I walked out of the hotel, going to one of the meetings at the convention. One old woman was standing there—she must have been well into her 80s, and she was leaning on a walker. She signaled to me to come over to her. So I did. And she said into my ear, “You want to know something? I thought I would never live to see this day.” And you know, as I get older, I can understand just how important that was to her.
Before that convention began, I was coming through California on some campaign swing, and I looked up Jesse Unruh, the leader of the assembly in Sacramento. Unruh had run against [Ronald] Reagan—and got clobbered—and I assumed he’d been thinking on how to run against this guy.
“How do you beat Reagan?” I asked.“I don’t have the slightest idea,” Unruh said.
“No,” he said. “And I doubt you’ll come up with one, either.”
By the time of the convention in San Francisco, I’d put that out of my mind. The thing I remember most positively was the genuine enthusiasm and excitement, particularly over the selection of Gerri Ferraro. There was a feeling that we were doing something new, and we had this idea that we were gaining on Reagan and had a chance to win in November. I think every nominee gets that rush from getting the party all together—when it finally happens.
I’ve been asked many times whether, if I had it to do over again, I’d still say in my acceptance speech that I’d raise taxes. My answer is yes. I think people remember that I was honest with ’em. They know it was necessary to get our financial house in order before we had true prosperity. I was telling the truth to the American people—and I did it before the election.
Unsuccessful presidential candidate
The Friday after the convention—we were losing Secret Service protection that weekend—but that Friday, after Fritz’s nomination, my wife and I were going to lunch across the bay in Sausalito with friends of ours. At about 12 o’clock, the Secret Service knocked on the door, and we got on that side elevator at the St. Francis. We started down and got about three or four floors down when the Secret Service stopped the elevator and we went back up. They hustled us down the hall and put us in the suite and shut the door. I knew something had happened. They never tell you—you just do what you are told. About 15 or 20 minutes transpire; there’s a knock on the door, and Steve Ramsey, the leader of the Secret Service shift, said, “It’s OK; we can go.”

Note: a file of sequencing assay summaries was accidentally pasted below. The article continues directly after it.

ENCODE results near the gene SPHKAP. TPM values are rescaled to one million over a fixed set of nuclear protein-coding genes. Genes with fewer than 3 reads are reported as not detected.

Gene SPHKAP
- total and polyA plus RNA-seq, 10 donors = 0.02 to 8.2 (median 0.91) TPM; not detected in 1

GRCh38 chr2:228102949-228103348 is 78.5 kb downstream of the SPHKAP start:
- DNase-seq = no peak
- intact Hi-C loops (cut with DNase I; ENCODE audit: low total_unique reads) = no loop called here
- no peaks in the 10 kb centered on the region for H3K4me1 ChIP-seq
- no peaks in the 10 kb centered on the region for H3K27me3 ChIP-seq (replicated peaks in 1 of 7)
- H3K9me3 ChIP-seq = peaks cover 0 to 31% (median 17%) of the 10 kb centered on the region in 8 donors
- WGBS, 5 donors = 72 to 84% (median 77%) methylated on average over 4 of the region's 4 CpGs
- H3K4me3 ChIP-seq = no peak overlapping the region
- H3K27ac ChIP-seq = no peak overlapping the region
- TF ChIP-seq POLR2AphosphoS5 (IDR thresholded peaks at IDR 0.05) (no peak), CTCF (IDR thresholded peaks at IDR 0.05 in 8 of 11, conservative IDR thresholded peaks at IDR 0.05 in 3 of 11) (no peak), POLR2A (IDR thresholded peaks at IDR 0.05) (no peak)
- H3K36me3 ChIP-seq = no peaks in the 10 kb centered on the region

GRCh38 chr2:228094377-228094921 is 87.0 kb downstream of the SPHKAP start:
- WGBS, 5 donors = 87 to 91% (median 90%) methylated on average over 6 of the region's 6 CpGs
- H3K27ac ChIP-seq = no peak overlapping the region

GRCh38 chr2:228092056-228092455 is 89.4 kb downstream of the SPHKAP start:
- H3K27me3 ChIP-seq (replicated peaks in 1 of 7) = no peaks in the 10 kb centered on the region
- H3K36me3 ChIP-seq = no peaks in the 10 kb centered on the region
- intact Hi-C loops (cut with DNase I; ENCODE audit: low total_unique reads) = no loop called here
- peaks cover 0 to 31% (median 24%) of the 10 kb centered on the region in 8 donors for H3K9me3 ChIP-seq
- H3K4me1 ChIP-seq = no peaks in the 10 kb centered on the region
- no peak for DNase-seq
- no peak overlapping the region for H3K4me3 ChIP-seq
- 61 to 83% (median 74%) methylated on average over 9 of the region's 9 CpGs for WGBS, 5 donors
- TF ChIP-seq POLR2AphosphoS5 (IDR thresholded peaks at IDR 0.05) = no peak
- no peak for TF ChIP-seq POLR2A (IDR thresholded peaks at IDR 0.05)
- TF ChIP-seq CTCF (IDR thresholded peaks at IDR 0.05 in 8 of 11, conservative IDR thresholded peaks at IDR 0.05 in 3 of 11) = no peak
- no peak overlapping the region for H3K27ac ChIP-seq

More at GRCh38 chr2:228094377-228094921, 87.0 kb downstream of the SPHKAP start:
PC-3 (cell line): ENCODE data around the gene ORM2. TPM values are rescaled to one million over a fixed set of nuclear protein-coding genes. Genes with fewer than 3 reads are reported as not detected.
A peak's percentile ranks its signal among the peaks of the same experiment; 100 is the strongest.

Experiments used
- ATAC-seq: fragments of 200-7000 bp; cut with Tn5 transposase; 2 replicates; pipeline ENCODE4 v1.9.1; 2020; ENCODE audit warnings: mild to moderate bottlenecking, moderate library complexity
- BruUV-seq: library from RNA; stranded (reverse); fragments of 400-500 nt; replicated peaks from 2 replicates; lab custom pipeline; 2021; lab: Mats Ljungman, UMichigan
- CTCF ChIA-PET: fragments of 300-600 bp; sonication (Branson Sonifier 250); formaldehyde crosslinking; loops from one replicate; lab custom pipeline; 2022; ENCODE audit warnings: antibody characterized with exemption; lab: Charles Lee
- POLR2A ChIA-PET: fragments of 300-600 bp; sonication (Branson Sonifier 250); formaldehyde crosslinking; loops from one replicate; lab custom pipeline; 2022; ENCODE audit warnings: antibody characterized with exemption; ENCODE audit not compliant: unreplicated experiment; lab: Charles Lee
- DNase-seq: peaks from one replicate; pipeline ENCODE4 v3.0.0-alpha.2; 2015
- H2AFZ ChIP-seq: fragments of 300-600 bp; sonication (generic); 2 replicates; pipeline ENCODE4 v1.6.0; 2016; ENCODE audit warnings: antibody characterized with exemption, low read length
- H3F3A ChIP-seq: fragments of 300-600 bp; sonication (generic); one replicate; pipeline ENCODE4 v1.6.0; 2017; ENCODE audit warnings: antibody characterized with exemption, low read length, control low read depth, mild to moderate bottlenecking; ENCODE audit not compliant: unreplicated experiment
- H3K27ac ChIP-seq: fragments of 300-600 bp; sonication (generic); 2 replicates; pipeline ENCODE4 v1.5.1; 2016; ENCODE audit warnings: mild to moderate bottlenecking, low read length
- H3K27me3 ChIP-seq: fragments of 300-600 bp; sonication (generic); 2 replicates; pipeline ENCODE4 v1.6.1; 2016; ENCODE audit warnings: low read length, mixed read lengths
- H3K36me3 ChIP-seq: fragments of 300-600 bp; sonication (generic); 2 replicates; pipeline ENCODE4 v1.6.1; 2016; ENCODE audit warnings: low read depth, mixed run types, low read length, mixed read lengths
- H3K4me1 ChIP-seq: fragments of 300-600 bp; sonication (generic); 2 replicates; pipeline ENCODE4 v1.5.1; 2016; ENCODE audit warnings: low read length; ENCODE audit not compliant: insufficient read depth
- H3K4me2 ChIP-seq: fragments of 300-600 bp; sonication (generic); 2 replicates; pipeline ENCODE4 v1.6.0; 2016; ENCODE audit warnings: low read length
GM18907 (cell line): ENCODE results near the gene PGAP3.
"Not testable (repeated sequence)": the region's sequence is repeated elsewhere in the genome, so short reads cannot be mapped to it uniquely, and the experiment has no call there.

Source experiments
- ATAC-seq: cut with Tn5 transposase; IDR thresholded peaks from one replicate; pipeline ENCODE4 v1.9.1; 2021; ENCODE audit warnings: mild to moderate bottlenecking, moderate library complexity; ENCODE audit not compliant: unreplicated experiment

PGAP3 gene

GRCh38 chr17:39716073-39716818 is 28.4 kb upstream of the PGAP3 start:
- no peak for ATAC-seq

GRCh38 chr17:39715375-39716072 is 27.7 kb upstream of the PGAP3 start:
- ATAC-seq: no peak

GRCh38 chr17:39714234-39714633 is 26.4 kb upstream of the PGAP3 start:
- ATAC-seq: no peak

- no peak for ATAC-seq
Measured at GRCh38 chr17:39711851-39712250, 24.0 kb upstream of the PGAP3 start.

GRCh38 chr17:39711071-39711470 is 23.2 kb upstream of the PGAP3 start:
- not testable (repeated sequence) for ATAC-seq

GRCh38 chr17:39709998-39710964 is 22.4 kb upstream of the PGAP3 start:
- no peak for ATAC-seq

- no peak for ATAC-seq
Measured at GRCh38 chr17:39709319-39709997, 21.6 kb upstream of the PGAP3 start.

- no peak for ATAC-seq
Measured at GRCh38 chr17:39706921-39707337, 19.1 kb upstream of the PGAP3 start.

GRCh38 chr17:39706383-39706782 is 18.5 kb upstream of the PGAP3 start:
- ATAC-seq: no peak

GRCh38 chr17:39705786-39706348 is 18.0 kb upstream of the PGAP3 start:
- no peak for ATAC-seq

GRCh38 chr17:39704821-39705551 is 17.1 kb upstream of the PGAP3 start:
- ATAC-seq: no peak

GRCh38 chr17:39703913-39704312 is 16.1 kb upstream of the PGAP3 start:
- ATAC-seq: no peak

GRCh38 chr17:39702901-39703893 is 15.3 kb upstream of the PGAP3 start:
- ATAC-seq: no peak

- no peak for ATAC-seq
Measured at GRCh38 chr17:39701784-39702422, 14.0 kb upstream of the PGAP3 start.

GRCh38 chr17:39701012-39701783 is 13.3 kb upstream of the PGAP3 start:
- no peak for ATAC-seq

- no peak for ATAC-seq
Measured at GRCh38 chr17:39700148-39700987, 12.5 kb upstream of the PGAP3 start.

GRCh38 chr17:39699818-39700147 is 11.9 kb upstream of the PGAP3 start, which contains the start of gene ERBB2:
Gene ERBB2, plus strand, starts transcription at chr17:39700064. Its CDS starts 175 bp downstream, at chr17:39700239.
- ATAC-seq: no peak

And we started across the bay and we were nearing the bridge and I said, “Steve, what happened?” He smiled and said, “Well, we have some site agents there, guys who don’t have plugs in their ears and are dressed in very casual clothes, work the crowd, and they are particularly looking for somebody who fits the profile of a shooter. There was a youngish guy there with a scraggly beard and a backpack. He kept shifting positions—he kept moving around in the crowd, trying to get a view and trying to get closer. So the agents took a chance and confronted him. They showed him their badges,
and he bolted. They nabbed him and threw him to the ground. When they searched him, they found a loaded .38 in his backpack.”
Ramsey said, “Our guys are there, and they are questioning him.” And I said, “Well, ask him what he intended to do.” And Ramsey whispers in his little microphone and pretty soon they come back to him and say that he was going to shoot Hart. He was there to shoot me. I said to Ramsey, “Ask your guy to ask the cops to ask him if he knew I didn’t get the nomination.” So Ramsey whispers in the microphone. Two or three minutes go by, and Steve starts laughing. He turns around and he says the guy said he didn’t know that I had not won the nomination.
So somebody was going to shoot me even though I hadn’t gotten the nomination! That’s called adding insult to injury.
This article appears in the September 3, 2012, edition of NJ Convention Daily.